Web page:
In the aftermath of World War II, three widowed women find themselves seeking refuge and protection within the walls of an old Bavarian castle which used to play host to the aristocracy of Germany. Marianne von Lingenfels, whose husband was executed after a failed assassination attempt on Adolf Hitler, is trying to fulfill a promise to a childhood friend, to protect and shelter the wives and children of the resisters should their plans fail. She takes young Benita and pragmatic Ania under her wing, certain that their shared pain and loss will bind them together. But she must come to terms with the weight of secrets and guilt that will haunt the women and their children for years to follow.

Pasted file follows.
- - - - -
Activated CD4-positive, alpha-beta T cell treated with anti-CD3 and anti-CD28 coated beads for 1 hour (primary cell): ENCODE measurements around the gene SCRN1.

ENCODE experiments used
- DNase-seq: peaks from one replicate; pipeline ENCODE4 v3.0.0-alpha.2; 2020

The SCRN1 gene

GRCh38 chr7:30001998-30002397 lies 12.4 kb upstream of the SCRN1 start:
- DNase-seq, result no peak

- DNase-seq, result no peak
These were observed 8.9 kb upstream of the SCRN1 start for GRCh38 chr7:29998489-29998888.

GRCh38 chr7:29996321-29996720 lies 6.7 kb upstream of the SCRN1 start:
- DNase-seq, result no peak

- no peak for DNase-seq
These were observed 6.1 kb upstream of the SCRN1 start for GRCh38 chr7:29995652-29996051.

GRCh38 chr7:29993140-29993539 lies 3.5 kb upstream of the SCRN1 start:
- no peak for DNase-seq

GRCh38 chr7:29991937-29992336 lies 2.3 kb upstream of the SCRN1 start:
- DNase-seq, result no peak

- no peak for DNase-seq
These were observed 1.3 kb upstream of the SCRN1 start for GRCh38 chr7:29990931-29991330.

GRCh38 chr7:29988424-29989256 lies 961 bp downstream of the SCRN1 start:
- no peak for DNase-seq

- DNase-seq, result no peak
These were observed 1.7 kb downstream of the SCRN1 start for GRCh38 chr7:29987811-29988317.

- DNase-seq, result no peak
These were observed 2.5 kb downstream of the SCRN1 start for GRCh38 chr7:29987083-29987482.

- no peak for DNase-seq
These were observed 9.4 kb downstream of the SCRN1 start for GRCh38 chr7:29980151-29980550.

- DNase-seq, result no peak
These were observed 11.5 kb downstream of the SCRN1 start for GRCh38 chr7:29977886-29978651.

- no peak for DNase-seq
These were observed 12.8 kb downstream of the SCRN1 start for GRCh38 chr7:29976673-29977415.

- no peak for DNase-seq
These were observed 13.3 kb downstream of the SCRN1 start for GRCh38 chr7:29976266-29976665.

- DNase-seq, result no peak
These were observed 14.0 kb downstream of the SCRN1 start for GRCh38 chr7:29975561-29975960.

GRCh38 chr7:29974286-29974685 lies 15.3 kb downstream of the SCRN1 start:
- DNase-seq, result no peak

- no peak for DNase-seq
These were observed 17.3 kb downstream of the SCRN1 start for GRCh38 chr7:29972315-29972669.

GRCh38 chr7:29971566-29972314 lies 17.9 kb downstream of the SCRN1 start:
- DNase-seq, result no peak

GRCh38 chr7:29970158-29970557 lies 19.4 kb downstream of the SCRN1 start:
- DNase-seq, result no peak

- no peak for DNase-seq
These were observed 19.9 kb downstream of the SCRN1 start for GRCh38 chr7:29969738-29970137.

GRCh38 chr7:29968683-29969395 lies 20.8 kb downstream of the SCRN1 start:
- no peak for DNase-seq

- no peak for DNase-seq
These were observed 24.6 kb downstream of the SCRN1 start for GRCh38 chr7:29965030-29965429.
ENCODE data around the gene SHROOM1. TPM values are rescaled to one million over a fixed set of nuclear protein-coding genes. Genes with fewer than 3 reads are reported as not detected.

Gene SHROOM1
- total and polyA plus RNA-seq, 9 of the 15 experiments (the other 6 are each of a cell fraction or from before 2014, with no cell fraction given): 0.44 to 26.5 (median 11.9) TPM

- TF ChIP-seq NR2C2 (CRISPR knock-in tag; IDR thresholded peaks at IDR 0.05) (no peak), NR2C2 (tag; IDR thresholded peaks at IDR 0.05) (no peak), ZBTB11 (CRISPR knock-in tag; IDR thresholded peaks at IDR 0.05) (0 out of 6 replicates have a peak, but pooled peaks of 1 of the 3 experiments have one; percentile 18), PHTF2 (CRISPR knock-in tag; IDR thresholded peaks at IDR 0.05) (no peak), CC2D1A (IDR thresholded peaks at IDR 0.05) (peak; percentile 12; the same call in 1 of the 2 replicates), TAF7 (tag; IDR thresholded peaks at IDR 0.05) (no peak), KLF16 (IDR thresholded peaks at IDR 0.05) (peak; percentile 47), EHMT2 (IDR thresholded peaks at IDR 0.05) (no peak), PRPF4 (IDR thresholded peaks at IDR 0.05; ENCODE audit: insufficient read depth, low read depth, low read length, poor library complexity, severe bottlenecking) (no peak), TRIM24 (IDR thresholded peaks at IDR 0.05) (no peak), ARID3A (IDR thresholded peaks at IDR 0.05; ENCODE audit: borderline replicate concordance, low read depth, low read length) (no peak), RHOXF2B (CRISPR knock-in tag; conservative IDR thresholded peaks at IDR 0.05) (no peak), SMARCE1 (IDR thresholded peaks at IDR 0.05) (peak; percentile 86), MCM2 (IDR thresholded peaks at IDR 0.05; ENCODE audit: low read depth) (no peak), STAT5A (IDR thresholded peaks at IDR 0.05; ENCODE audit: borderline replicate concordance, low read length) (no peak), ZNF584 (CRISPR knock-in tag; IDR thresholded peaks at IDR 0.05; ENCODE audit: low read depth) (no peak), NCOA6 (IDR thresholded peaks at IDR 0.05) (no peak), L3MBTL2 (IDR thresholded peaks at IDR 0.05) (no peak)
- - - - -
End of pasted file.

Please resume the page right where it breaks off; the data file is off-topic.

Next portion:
This novel by Jessica Shattuck begins with a lot of promise. Readers are introduced to Marianne at a party in the castle before the war, mingling with the upper echelons of German society. She is portrayed as a determined, forthright young woman who is fully committed to resisting Hitler’s growing efforts to rid Germany of “undesirables”. We then skip forward to 1945, as Marianne throws her considerable connections and wealth into tracking down the scattered widows left behind by the failed resistance effort. The chapters then proceed to include the perspectives of the two women that are “rescued” by Marianne. Benita, a young and beautiful woman who unknowingly married a member of the German resistance; and Ania who was the wife of a Polish diplomat but lives in fear of a secret being discovered.